NAMPA, Idaho — At the College of Western Idaho a board of trustees monthly meeting is usually a test case in tedium.
"I'll go ahead and call this meeting to order," says Skip Smyser, chairman of the board.
But when the agenda compels attendees to include unicorn cupcakes it's likely to whip up a little more interest.
"It's been moved and seconded," the chairman continues. "The ayes have it, the motion has carried."
Interest is piqued because today they are suggesting the short list for a school mascot.
"We looked at everything across the board," says Mark Browning, VP of school relations, addressing the board from a small table.
After 10 years without some sort of symbol the board decided it was about time.
"For the chairman, I think he looked at it and said, 'We need something for students, staff, faculty, and community to kind of rally around,'" adds Browning, who is also a member of the work group tasked with narrowing the options.
Something on par with a Pistol Pete or a road runner, maybe a bobcat or a bear or a bulldog.
It's the kind of beastly branding absent from CWI's student bookstore.
"No animals in here," says student Omar Hernandez as he stocks shelves.
So after asking for suggestions and receiving more than 1,300 survey responses the committee thinned the herd down to three.
"They are the bighorns, the horned owls, and the otters," announces Browning.
Omitted, though, an option that goes back those pastries.
"There was discussion about the unofficial, um, Sparkles the Unicorn," continues Browning in front of the board members.
What about the unicorn, Sparkles? Yeah, that's the name of the college's unofficial mascot. And he, or she, has been around since before there were even students.
You see, back in 2008, when CWI began and took over Boise State University's Nampa campus there were a lot of Bronco logos left behind.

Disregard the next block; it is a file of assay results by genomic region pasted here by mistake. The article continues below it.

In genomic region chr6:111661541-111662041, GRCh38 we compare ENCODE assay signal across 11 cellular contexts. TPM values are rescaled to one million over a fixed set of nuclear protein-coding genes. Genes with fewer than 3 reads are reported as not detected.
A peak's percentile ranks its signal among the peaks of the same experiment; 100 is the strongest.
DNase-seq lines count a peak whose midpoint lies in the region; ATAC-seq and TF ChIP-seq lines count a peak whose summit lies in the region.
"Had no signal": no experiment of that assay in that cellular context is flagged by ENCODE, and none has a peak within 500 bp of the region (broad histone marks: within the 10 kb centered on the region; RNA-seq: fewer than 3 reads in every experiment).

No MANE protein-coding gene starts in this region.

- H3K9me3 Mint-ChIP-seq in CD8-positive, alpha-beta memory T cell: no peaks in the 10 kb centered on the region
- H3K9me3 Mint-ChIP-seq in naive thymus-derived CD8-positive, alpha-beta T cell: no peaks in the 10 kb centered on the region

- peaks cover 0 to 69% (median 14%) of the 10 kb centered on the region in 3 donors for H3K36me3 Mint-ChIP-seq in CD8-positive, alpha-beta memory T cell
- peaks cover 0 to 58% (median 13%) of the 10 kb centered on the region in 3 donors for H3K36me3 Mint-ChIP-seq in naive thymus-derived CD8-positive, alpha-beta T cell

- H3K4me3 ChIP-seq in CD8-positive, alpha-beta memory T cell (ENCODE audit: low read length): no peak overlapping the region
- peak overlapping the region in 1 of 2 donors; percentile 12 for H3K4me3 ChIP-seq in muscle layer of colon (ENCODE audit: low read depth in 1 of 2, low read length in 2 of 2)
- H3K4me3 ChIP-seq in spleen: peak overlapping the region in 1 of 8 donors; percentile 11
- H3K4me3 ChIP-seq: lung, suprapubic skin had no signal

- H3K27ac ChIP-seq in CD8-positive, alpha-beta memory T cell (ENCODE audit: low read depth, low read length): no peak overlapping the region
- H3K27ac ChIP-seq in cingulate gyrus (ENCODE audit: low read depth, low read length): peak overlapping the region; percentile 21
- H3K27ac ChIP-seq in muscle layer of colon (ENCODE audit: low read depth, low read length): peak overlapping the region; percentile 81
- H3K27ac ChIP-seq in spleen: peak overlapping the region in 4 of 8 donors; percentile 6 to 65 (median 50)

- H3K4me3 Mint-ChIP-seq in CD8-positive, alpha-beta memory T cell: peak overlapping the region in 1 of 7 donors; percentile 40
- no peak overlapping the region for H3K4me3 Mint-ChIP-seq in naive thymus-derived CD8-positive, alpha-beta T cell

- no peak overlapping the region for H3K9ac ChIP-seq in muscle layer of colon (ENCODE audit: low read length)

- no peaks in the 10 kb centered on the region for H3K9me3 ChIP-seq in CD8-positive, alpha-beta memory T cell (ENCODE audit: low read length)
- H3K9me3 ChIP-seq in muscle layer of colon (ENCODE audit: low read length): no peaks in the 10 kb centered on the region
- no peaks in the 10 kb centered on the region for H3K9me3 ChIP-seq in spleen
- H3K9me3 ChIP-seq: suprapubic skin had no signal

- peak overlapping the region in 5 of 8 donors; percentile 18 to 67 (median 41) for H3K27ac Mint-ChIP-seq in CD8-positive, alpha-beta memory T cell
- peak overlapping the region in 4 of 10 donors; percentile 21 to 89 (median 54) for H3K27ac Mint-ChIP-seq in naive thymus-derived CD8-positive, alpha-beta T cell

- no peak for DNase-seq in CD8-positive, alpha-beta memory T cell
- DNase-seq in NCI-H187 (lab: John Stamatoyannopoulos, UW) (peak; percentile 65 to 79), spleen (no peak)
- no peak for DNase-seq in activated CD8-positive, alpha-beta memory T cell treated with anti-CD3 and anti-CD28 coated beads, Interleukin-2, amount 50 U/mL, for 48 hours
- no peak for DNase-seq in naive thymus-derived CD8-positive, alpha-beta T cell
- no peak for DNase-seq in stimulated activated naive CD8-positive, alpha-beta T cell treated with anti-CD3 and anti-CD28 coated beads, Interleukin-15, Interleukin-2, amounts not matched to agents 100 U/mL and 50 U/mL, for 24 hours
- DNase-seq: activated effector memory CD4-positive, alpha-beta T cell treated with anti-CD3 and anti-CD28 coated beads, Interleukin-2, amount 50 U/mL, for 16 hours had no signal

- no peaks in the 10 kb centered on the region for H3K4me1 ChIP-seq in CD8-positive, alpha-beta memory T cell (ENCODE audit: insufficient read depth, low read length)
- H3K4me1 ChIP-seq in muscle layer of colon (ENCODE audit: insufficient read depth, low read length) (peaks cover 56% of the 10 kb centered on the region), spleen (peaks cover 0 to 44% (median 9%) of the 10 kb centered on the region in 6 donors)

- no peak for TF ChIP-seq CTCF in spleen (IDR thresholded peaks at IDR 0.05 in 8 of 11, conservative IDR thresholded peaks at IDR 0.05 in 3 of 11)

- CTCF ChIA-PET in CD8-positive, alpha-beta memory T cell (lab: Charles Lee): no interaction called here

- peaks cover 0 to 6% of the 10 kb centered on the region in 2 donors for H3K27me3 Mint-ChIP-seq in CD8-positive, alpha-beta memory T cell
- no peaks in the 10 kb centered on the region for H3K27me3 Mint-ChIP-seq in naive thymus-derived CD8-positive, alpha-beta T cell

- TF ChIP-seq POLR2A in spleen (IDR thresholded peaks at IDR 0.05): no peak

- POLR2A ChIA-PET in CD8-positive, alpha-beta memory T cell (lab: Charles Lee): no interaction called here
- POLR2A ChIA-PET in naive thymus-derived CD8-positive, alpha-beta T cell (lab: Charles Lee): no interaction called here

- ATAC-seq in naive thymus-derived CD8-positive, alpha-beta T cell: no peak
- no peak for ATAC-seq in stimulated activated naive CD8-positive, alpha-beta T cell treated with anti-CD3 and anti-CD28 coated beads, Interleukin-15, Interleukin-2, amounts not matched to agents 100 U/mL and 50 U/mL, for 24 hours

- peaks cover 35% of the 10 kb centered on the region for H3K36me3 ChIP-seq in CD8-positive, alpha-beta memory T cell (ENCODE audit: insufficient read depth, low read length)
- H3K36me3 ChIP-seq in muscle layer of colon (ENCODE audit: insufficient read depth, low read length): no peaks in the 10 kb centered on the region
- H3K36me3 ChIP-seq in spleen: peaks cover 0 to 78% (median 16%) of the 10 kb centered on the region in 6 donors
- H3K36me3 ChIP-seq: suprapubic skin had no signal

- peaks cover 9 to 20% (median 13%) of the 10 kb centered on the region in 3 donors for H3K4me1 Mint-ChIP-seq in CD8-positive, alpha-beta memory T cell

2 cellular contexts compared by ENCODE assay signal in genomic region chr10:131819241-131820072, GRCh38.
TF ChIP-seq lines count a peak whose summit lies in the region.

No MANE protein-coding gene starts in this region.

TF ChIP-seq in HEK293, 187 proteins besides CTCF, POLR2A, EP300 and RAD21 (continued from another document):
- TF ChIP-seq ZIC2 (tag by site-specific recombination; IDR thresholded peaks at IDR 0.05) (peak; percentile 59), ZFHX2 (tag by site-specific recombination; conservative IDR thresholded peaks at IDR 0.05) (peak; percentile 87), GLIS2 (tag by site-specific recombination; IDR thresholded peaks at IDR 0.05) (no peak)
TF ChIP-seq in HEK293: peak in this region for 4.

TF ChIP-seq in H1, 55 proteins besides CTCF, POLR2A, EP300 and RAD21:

Associate professor of history, Reggie Jayne, adds more of the, well, history.
"And our vice president, Victor Watson, jokingly remarked, 'I'm going to get a bunch of horn stickers and put them on the Broncos and we'll be the Broncocorns,'" recalls Jayne.
That original idea spawned shrines to Sparkles. Soon stickers and drawings, and stuffed and rubber unicorns started showing up in cubicles and classrooms.
Then what started as a joke morphed into more of a state of mind for those trying to create a community college from the ground up.
"And it felt like we were out here in the wilderness trying to do something wild and crazy," says Christian Purvis-Aldrich, associate professor of English. "And a little magical."
That sentiment spread to the students, too. Specifically, the speech and debate team who turned Sparkles into their token almost immediately.
"This one's probably made it through about six national conventions," says former team coach Johnny Rowing, holding up a purple unicorn on a stick.
"We've always seen the unicorn as sort of an inspirational, mythical figure," Rowing continues. "That really denotes the kind of mythical performance we're having here."
Sparked by Sparkles, they've won back-to-back-to-back national titles and seven in the last 10 years.
So the spiral horn has some stature at CWI.
"And to not even have it as a choice on the ballot is frustrating," laments Rowing.
But no unicorn will be considered, which is a shame to some.
"It is," agrees Jayne. "It's a sparkly shame."
Now they will have learn to embrace, maybe, a bighorn.
"Bighorn?" asks Shaina Hilton, a fourth-year student hearing about the mascot decision for the first time. "We're 21st-century here, like, if we want to be a unicorn, we should be a unicorn, you know?"
The committee that came up with the finalists say they wanted a mascot that would represent western Idaho, and that didn't include a unicorn.
The board of trustees is expected to take up the decision on CWI's new mascot in their December meeting. And whether they go with bighorns, horned owls or otters, you can bet Sparkles the Unicorn will still be part of the school somehow.
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